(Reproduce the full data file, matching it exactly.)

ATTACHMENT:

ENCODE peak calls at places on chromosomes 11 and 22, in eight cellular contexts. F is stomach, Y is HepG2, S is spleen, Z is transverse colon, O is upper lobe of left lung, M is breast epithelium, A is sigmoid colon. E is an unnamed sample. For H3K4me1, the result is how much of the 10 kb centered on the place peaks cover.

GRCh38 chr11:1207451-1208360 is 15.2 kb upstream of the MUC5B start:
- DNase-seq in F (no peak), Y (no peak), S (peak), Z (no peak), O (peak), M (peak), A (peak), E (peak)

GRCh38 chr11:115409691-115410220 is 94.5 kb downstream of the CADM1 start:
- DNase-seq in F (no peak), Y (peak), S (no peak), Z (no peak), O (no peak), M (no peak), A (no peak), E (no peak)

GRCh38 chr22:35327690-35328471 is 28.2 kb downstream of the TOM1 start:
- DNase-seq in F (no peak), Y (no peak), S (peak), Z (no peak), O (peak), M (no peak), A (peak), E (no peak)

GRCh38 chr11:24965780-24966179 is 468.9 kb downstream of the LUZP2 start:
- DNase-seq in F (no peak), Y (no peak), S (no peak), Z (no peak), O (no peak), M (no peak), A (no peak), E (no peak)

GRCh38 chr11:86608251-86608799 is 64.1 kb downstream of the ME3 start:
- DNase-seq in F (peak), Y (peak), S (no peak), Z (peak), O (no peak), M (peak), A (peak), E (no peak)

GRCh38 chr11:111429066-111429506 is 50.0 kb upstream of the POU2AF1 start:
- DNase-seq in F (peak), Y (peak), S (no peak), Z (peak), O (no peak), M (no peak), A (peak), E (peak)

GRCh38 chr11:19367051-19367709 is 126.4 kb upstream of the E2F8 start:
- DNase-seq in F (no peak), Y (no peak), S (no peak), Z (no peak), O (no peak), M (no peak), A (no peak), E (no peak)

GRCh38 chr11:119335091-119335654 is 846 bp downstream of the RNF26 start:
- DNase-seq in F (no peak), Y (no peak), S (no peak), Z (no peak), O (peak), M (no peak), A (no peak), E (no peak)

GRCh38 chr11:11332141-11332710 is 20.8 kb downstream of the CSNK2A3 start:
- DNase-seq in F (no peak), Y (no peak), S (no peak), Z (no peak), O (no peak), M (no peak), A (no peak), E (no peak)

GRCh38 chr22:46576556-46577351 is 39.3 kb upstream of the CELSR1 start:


ENCODE peak calls at places on chromosomes 11 and 22, in eight cellular contexts. F is stomach, Y is HepG2, S is spleen, Z is transverse colon, O is upper lobe of left lung, M is breast epithelium, A is sigmoid colon. E is an unnamed sample. For H3K4me1, the result is how much of the 10 kb centered on the place peaks cover.

GRCh38 chr11:1207451-1208360 is 15.2 kb upstream of the MUC5B start:
- DNase-seq in F (no peak), Y (no peak), S (peak), Z (no peak), O (peak), M (peak), A (peak), E (peak)

GRCh38 chr11:115409691-115410220 is 94.5 kb downstream of the CADM1 start:
- DNase-seq in F (no peak), Y (peak), S (no peak), Z (no peak), O (no peak), M (no peak), A (no peak), E (no peak)

GRCh38 chr22:35327690-35328471 is 28.2 kb downstream of the TOM1 start:
- DNase-seq in F (no peak), Y (no peak), S (peak), Z (no peak), O (peak), M (no peak), A (peak), E (no peak)

GRCh38 chr11:24965780-24966179 is 468.9 kb downstream of the LUZP2 start:
- DNase-seq in F (no peak), Y (no peak), S (no peak), Z (no peak), O (no peak), M (no peak), A (no peak), E (no peak)

GRCh38 chr11:86608251-86608799 is 64.1 kb downstream of the ME3 start:
- DNase-seq in F (peak), Y (peak), S (no peak), Z (peak), O (no peak), M (peak), A (peak), E (no peak)

GRCh38 chr11:111429066-111429506 is 50.0 kb upstream of the POU2AF1 start:
- DNase-seq in F (peak), Y (peak), S (no peak), Z (peak), O (no peak), M (no peak), A (peak), E (peak)

GRCh38 chr11:19367051-19367709 is 126.4 kb upstream of the E2F8 start:
- DNase-seq in F (no peak), Y (no peak), S (no peak), Z (no peak), O (no peak), M (no peak), A (no peak), E (no peak)

GRCh38 chr11:119335091-119335654 is 846 bp downstream of the RNF26 start:
- DNase-seq in F (no peak), Y (no peak), S (no peak), Z (no peak), O (peak), M (no peak), A (no peak), E (no peak)

GRCh38 chr11:11332141-11332710 is 20.8 kb downstream of the CSNK2A3 start:
- DNase-seq in F (no peak), Y (no peak), S (no peak), Z (no peak), O (no peak), M (no peak), A (no peak), E (no peak)

GRCh38 chr22:46576556-46577351 is 39.3 kb upstream of the CELSR1 start: